It was C day in kindergarten recently. C being for career, kids came dressed as the career they wanted to have when they grew up.
A 6-year-old granddaughter who sports a mop of curly auburn hair, eats like food is a full-body contact sport, yet is built like a string bean, went wearing jeans, a long sleeve shirt, her hair pulled back with a pink polka dot headband, a green apron, a yellow baby carrier strapped to her chest on top of the apron, a Madeline doll tucked inside the baby carrier and a toy cell phone protruding from a back pocket.
Mom. That’s what she wants to be when she grows up. A mother. Just like her mother.
Did I mention that the kid is sweet, funny, playful—and can shoot a look that can melt steel?
The school never called, so I guess nobody challenged her on wanting to be a mom. Nobody told her to aim higher or to think outside the box.
The kid is already in training. The family has an aquarium full of fish. She keeps a close eye on them—monitoring them, watching them, naming them, predicting which ones will have the next babies and telling her dad when some of the fish are bullies and nibble on another fish’s fins.
Fish today, infants tomorrow. Everybody starts somewhere, right?
What does it take to be a mom? You know, besides cute headbands and a cell phone in your rear pocket?
It takes everything—everything you’re willing to give, everything you’re not willing to give, and then some. If you’ve ever seen one of those old iron rug beaters women used a century ago to beat carpets with, that’s what being a mom feels like somedays. There are days when motherhood simply beats everything you’ve got right out of you.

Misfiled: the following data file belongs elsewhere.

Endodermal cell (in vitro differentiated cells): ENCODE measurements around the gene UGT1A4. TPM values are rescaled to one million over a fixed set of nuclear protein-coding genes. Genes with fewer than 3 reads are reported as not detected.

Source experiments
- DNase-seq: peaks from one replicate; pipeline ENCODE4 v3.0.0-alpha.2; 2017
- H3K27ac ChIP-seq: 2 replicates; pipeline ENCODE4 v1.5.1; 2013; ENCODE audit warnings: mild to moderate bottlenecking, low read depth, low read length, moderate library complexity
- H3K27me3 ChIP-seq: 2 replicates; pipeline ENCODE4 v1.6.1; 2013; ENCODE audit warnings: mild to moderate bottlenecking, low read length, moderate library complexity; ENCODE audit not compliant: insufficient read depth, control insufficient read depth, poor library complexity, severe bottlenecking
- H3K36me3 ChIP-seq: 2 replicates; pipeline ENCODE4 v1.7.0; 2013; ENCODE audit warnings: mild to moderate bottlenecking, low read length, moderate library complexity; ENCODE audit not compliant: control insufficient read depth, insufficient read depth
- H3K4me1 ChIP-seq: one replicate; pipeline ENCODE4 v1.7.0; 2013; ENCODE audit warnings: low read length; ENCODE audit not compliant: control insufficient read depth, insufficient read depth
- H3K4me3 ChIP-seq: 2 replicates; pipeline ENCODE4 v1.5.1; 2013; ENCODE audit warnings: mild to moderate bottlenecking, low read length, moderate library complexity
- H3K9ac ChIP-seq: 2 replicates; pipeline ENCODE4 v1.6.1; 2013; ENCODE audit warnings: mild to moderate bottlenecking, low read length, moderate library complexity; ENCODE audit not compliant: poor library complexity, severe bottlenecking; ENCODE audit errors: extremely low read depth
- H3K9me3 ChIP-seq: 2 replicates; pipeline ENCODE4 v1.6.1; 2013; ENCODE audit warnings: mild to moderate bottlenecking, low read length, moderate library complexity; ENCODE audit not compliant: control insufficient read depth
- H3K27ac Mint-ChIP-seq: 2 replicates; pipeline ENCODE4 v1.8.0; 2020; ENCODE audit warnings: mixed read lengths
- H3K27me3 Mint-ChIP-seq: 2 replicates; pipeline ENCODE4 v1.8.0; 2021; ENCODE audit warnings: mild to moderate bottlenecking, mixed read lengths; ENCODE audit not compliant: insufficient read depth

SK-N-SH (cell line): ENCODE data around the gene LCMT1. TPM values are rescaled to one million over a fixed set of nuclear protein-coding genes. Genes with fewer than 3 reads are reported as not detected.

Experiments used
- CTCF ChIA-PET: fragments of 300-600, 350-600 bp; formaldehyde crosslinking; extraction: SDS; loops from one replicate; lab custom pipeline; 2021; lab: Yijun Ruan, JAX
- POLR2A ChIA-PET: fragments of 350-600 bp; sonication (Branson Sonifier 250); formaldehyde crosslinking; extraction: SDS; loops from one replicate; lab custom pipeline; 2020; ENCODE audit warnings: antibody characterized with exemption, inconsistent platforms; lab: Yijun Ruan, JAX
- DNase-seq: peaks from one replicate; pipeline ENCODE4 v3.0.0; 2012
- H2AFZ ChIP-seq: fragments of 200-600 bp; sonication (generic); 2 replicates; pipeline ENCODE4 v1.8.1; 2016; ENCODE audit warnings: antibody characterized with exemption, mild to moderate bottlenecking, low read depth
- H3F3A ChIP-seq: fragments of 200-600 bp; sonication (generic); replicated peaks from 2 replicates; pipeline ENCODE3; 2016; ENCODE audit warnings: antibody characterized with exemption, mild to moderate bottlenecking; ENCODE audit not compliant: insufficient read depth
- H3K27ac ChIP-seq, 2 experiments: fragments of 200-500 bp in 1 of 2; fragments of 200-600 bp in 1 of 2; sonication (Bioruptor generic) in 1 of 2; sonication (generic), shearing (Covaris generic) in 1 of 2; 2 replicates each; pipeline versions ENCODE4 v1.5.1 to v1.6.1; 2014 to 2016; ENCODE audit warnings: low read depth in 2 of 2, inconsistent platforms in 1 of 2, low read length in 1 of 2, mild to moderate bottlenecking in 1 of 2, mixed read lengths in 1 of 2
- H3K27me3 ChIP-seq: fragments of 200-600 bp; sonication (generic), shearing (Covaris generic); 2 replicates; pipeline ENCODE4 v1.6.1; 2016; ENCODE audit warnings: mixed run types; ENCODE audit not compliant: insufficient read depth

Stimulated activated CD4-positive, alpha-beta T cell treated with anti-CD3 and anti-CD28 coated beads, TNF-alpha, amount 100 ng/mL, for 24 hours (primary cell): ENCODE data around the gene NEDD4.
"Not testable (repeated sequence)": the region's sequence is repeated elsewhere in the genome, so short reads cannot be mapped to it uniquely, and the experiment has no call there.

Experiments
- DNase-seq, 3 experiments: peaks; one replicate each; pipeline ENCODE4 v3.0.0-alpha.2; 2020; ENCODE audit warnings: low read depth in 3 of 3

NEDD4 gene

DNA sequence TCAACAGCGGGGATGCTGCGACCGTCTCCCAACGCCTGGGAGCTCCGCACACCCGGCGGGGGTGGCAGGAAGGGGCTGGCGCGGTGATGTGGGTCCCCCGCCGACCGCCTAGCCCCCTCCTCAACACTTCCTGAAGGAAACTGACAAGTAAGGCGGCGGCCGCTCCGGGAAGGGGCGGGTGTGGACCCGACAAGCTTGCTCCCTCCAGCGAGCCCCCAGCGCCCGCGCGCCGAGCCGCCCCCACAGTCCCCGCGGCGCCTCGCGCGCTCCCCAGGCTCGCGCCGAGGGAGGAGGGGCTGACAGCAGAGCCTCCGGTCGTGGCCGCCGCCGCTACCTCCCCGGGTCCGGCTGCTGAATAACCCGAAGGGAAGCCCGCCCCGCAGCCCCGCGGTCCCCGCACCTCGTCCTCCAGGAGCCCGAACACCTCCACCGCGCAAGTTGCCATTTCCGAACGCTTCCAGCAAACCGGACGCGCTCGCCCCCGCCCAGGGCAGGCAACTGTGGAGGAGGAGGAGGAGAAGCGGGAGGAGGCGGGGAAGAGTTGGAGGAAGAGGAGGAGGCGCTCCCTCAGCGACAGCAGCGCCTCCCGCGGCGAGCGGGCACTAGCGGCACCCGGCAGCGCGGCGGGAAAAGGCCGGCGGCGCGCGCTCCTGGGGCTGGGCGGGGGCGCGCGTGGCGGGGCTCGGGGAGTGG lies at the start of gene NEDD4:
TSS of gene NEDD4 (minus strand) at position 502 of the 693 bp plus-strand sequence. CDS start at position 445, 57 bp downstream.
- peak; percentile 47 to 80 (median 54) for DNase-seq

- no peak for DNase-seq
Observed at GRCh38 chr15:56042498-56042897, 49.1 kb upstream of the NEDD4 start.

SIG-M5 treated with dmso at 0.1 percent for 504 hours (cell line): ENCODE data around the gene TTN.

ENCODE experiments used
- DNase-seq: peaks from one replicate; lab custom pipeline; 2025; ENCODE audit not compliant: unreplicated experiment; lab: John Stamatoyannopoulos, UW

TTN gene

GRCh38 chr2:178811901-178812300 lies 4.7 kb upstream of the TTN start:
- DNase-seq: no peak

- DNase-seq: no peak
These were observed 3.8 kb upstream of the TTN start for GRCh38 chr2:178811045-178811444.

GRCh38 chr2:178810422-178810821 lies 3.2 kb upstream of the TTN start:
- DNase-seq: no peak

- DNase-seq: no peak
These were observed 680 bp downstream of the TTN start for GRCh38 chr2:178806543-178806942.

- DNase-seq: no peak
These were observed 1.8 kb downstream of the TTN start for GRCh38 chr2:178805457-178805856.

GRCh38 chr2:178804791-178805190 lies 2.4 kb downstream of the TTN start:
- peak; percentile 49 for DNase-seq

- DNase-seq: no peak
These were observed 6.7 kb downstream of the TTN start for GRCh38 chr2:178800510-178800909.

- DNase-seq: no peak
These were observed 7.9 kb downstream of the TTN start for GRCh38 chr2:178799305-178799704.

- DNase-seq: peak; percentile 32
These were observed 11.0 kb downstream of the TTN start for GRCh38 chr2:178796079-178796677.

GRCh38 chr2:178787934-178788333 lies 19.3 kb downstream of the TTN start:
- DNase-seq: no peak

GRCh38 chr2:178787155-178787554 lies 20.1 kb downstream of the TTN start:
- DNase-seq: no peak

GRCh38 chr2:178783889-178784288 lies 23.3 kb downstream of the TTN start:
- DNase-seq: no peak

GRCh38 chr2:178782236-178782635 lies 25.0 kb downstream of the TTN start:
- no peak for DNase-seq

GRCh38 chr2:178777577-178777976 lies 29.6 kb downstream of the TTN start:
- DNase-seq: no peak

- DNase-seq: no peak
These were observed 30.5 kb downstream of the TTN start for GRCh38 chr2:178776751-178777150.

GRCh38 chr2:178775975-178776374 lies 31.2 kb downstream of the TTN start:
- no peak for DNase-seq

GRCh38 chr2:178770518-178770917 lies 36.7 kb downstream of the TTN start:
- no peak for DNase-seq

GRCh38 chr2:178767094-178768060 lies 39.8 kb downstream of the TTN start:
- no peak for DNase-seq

Of course, there are also wonderful, memorable, frozen-in-time days, receiving sweet hand-written notes and drawings of yourself where you look like an alien. Days when someone picked the towels off the bathroom floor without being told. An adolescent opens up without the slightest coercion. Someone says thank you. A grown child phones just to check in and say hello.
Like all of life, motherhood is a mix. At times, being a mom may be the hardest job you’ll ever have, the greatest heartache you may ever know and the deepest well of joy and satisfaction you could ever imagine.
There are days motherhood fills your heart with such love and wonder that you think you might just explode. But you don’t. Because after you exploded, you’d be the one cleaning it up.
One of the greatest things any mother can teach a child is how to keep going through every sort of day, rain or shine.
Happy Mother’s Day, moms. Keep going.